COASTWIDE - Hazardous sea warnings are in effect through Tuesday evening as yet another weekend of windy weather and choppy seas push anglers off the water. Forecasts show the possibility of relief next week for coast anglers looking to take advantage of liberal salmon, halibut and bottomfishing seasons.

When the surf and winds subside, look for fewer lingcod in the mix and larger catches of black and blue rockfish for bottomfishers. Chinook salmon fishing has been relatively slow on the south coast, and anglers will have to look for the cooler rip tides again.

Clammers don't have any good minus tides to work in the immediate future, but some digging could be OK for those working bays.

The marine aggregate limit in Oregon is seven rockfish a day. No cabezon may be kept until July. The lingcod limit is two a day with a 22-inch minimum, and that is separate from the marine aggregate.

It should be another decent weekend for bay crabbing, although lots of smaller crabs have been in the catch of late, and South Coast crabs have started to molt earlier than normal, so meat densities are light.

All shellfish harvesting, including mussels, is open along the Oregon Coast.

BROOKINGS - The ocean salmon season is slow as anglers are stuck in port because of hazardous seas. The limit is two chinook a day. Most ocean anglers have focused their effort toward jigging for lingcod and black rockfish, because both of them were doing very well before the latest high seas. A few early-season halibut have been caught, as well.

Surfperch fishing has slowed dramatically because of rough surf and heavy winds.

GOLD BEACH - Surfperch fishing has slowed. Bottomfishing effort is next to nothing because of rough seas and a gnarly bar.

AGATE - Fishing for bass and crappie has picked up and should be good through the weekend, with very warm temperatures that favor bass over trout fishing. Wind-drifting worms or casting grubs will be best. Some of the trout from the March stocking are still around, but they won't last long in the warm water. The lake was listed Thursday at 90 percent full. No gas motors are allowed. Small electric motors are legal.

APPLEGATE - Applegate got 9,000 legal-sized trout and 500 larger trout two weeks ago, and they are starting to become well dispersed from the release site at the Copper ramp. Catch them there by trolling Wedding Rings with worms or PowerBait off the bank. Trout fishing in the Seattle Bar area has been good with PowerBait, worms and streamer flies. Early morning has been best. Bass fishing slowed a bit during last week's storms, but look for it to pick up now. The lake dropped less than a foot this week despite increased outflows because of the warm weather. It is still less than 3 feet from full.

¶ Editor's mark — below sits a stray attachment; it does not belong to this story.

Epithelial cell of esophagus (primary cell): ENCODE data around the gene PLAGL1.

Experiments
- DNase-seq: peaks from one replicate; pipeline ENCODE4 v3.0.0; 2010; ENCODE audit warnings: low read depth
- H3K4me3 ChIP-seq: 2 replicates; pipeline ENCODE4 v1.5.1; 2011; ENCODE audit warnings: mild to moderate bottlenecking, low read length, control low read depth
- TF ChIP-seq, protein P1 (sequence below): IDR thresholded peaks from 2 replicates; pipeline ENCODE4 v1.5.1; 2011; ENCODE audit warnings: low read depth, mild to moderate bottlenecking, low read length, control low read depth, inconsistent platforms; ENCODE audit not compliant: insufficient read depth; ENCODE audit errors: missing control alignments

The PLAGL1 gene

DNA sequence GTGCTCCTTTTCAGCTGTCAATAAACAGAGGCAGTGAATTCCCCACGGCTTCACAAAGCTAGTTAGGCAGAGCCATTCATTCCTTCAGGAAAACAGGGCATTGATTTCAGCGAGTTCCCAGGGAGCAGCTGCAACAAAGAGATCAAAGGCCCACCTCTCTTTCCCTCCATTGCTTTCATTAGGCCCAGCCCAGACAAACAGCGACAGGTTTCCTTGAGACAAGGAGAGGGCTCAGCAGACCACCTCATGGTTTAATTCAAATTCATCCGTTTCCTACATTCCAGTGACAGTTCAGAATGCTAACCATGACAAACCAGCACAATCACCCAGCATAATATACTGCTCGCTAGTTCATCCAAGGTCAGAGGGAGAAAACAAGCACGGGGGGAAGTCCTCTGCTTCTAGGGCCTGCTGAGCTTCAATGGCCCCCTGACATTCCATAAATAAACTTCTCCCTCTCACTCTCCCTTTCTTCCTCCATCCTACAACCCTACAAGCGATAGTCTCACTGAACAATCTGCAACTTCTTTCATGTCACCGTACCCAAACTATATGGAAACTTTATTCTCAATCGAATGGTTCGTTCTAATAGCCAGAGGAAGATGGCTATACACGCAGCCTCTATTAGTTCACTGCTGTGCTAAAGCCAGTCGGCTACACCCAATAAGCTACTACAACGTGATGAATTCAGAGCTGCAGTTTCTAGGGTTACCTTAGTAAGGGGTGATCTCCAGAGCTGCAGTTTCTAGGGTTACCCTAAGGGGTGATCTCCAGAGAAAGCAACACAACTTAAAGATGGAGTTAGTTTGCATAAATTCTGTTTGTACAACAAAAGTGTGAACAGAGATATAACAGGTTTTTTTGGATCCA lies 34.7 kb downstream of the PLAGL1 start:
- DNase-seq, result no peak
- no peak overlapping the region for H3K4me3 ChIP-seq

DIAMOND - The midge hatch that has dominated the attention of the trout has waned, so they're back on the bite for anglers fishing mainly PowerBait, worms under bobbers and streamer flies. The best trout fishing is in water 35 to 40 feet deep with PowerBait floated 3 to 4 feet off the bottom. Trolling has picked up slightly but could be tough in hot weather. Trollers could try Triple Teasers, No. 4 Flatfish and other lures pulled slowly just above the weed lines. Fly-fishing has been fair to good on chironomids and woolly buggers. Most of the rainbows are 12 to 16 inches long, and last year's fingerlings are 9 to 10 inches. The limit is eight trout per day longer than 8 inches, but only one can be more than 20 inches.

EMIGRANT - Bass fishing should pick up in the hot weather. Focus on rockpiles and submerged willows along the lower stretches where the water is warmer. The lake was infused in mid-April with 3,500 legal-sized rainbows and 351 adult summer steelhead from Cole Rivers Hatchery in March. Try small spinners, worms and streamer flies. The lake is 93 percent full.

EXPO - The pond received 1,300 legal-sized rainbow trout three weeks ago, but hot weather has hampered angler success. Try worms, PowerBait and small Panther Martin lures.

FISH - The lake got a dose of 3,500 legal-sized trout last week, and fishing for them has been very good around the resort and the Forest Service boat ramp. Still-fishing with PowerBait is best in deeper water. Some of last year's tiger trout could be in the 10-inch range this year, but they must be released unharmed. The lake is listed at 85 percent full.